Calgary Herald | APRIL 3, 2016 10:15 AM
Alberta has endured and overcome difficult commodity-price environments before. The price of oil in the early part of the last decade was not significantly higher than it is currently. What is different this time are the forces in play that are fundamentally at odds with the interests of Alberta — the federal government’s approach to enabling new interprovincial pipeline infrastructure and meeting national carbon-emission reduction targets.
Traditionally, Albertans have looked to their premier for leadership in defending their interests against a federal government at odds with those interests. But the Notley government would seem fundamentally conflicted. Its basic affinities remain with an agenda that would insist on the deconstruction of the Alberta hydrocarbon industry as almost a moral imperative. Committing ever more “process” and “dialogue” is not defending the province’s interests. At some point, a real stand must be taken, vigorously and publicly. It is time that Alberta began to directly link its position on carbon policy with market access.
The province’s interests will not be served by the current federal government, which recently implemented changes in the regulatory process to projects well after their applications were filed. These proposals cost hundreds of millions of dollars to mount and plans were long ago made that relied on a reasonable consistency and predictability in the regulatory process. Although the government has claimed that the objective of these changes is to restore “public trust and confidence,” the practical effect is to increase the probability of rejecting these proposals, most notably through the inclusion of upstream carbon-emission impacts, beyond the scope of the pipelines themselves. What should be managed as a matter of carbon policy is instead being imposed on the approval of infrastructure projects.
This is the same logic Barack Obama relied on to reject Keystone XL. It will now be invoked against proposals for the Energy East and Trans Mountain pipelines. Meanwhile, the federal government has de facto impugned the integrity of the NEB with no substantive reasons other than its decisions on Northern Gateway and the reversal of Line 9 did not conform to the expectations the country’s most radical NGO elements.
In pursuing its apparent carbon policy, the federal government has said it is committed to meeting GHG-reduction targets tabled at Paris that are fundamentally implausible, even by 2030, without massively contracting Canada’s existing hydrocarbon industry. Yet Environment Minister Catherine McKenna has said “Paris is a floor not a ceiling” for carbon-reduction ambitions. How extreme does she expect Canada to be in its pursuit of de-carbonization?
All of these most difficult circumstances are why Albertans must rely on their provincial government to take a stand. Here’s what they should demand:
First, suspend any implementation of the province’s new carbon tax initiative and any other carbon policy initiatives until two fundamental conditions are met: At least one pipeline for crude oil export and one related LNG export needs to be actually under construction; and the federal government must agree that paying Alberta’s carbon tax is the equivalent of reducing emissions in complying with any federal targets.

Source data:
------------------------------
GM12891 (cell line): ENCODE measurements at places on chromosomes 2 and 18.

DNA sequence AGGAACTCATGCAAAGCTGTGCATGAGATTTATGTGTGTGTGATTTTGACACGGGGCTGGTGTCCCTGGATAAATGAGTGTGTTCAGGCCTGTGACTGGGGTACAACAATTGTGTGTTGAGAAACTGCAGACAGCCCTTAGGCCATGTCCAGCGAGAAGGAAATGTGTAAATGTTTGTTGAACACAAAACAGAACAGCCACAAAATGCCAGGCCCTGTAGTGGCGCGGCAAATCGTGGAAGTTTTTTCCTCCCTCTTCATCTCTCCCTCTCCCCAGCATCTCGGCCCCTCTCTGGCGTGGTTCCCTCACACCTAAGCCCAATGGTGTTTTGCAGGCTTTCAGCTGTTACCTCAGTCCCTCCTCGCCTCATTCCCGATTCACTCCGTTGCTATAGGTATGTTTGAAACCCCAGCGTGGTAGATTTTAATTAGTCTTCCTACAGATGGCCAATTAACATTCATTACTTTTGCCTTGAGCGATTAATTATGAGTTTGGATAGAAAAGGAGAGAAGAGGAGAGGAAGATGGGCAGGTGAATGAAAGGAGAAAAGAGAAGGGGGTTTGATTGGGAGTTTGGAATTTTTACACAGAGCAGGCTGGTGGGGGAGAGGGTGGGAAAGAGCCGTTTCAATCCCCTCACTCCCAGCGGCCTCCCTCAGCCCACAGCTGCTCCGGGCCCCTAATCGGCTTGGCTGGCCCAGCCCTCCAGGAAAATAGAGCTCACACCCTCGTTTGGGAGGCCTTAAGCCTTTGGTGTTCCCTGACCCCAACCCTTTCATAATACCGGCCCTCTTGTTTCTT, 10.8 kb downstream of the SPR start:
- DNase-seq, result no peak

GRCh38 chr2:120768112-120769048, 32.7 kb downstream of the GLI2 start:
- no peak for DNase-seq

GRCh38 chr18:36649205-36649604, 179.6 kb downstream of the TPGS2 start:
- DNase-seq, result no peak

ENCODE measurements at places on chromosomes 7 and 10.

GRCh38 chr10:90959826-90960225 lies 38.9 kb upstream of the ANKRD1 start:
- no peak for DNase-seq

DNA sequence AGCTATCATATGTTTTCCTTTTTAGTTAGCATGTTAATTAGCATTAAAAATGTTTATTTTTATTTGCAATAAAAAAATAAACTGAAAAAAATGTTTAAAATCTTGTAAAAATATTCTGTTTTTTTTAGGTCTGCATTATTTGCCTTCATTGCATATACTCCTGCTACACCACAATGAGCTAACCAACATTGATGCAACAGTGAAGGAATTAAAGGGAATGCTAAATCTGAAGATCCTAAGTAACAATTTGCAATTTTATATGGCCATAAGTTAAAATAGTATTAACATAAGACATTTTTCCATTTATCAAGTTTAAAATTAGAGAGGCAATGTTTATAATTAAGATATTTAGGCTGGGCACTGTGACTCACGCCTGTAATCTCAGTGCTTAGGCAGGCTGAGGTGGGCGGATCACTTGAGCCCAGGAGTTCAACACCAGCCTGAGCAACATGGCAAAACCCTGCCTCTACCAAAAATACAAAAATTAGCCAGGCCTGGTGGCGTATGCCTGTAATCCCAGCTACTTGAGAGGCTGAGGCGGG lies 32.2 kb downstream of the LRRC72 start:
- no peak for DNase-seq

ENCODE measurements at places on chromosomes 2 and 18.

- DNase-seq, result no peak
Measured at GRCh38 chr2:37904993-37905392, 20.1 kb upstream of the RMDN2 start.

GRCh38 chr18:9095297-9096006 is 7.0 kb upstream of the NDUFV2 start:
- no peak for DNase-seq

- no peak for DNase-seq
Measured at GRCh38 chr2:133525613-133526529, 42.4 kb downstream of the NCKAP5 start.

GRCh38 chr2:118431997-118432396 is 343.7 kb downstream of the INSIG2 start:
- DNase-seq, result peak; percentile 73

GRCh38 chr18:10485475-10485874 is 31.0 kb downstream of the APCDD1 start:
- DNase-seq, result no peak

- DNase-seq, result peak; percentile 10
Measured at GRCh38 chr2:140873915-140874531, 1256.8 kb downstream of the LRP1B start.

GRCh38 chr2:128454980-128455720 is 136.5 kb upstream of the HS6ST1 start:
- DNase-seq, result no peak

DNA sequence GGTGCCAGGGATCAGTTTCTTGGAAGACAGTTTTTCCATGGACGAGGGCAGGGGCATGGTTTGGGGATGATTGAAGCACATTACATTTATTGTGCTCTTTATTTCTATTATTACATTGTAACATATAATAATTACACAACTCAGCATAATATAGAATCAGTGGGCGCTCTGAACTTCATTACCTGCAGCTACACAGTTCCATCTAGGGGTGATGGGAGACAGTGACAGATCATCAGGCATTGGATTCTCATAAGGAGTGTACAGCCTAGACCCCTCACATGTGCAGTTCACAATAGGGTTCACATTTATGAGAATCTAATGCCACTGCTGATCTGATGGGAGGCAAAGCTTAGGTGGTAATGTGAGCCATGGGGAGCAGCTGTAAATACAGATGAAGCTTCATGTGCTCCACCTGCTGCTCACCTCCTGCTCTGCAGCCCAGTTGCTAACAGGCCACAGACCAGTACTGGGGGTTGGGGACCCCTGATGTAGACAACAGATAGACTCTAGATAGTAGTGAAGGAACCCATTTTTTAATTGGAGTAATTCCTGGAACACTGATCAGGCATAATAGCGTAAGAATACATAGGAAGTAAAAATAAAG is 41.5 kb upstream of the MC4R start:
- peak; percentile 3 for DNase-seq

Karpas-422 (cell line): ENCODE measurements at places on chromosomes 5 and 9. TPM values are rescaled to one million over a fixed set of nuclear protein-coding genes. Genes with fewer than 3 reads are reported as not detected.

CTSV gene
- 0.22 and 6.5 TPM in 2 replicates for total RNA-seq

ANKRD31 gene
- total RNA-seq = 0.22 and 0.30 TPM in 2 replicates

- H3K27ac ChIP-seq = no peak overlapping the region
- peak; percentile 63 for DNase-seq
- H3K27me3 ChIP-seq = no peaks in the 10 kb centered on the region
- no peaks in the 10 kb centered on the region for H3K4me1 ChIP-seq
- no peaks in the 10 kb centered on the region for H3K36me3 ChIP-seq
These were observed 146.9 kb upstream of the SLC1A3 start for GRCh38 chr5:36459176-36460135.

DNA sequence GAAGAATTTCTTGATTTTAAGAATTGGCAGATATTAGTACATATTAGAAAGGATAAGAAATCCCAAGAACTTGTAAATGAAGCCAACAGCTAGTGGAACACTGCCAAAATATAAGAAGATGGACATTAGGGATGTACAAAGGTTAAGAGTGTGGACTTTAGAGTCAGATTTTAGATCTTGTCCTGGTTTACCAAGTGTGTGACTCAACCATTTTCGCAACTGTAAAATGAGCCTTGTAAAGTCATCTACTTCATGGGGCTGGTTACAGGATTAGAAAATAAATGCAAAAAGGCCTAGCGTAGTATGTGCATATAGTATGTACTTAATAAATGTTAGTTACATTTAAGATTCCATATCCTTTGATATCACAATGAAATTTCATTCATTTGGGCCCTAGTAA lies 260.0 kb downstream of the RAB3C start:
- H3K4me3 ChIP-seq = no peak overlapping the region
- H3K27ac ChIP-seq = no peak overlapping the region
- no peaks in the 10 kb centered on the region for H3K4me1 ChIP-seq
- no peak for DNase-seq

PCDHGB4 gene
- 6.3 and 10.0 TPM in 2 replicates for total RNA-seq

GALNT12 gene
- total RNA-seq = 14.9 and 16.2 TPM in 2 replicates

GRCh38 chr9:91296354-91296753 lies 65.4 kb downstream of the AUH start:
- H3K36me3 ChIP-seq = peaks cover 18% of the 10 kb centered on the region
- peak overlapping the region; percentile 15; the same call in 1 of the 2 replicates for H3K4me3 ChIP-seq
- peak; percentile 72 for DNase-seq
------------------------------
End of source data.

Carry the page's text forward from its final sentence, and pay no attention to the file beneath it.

Second, the province should work with industry to revive the Keystone XL pipeline project, adapting to the outcome of the U.S. election. Only Keystone gives Alberta direct export access across its own U.S. border rather than leaving it dependent on Ottawa or other provinces in moving its oil across Canada.
To date, the Notley government has dealt with carbon policy and market access separately. They are, in fact, naturally linked: Increased market access for Alberta’s hydrocarbons increases the capacity and probability of increased production and, in turn, increased carbon emissions.
Increased emissions from Alberta can only be rationalized to a world seemingly committed to dealing with the climate change risk by resorting to carbon pricing via carbon taxes. Only by internalizing the unaccounted cost of the emissions economically can Alberta credibly claim to have dealt reasonably with that risk while preserving its hydrocarbon industry. The carbon price Alberta imposes on itself should be equivalent to what other relevant trading partners are imposing on themselves explicitly or implicitly.
Yet with all that, there should be a quid pro quo with the rest of the country. If, over time, Alberta is committed to imposing credible carbon taxes on its own emissions, what more can reasonably be asked of it? It should not be denied market access for its hydrocarbons by the rest of the country. What is the point of a carbon tax if, at the same time, Alberta is forced to commit to some additional absolute physical emission reduction?
These basic principles should be the core of the stance Alberta takes with the federal government and the rest of the country. But the province needs leverage. That can only come by withholding its commitment to carbon taxes or any carbon policy until these basic principles are affirmed. Is the Notley government willing to take this stand? If not, Alberta’s economic future looks bleak.
— Dennis McConaghy is visiting fellow at the Ivey Business School.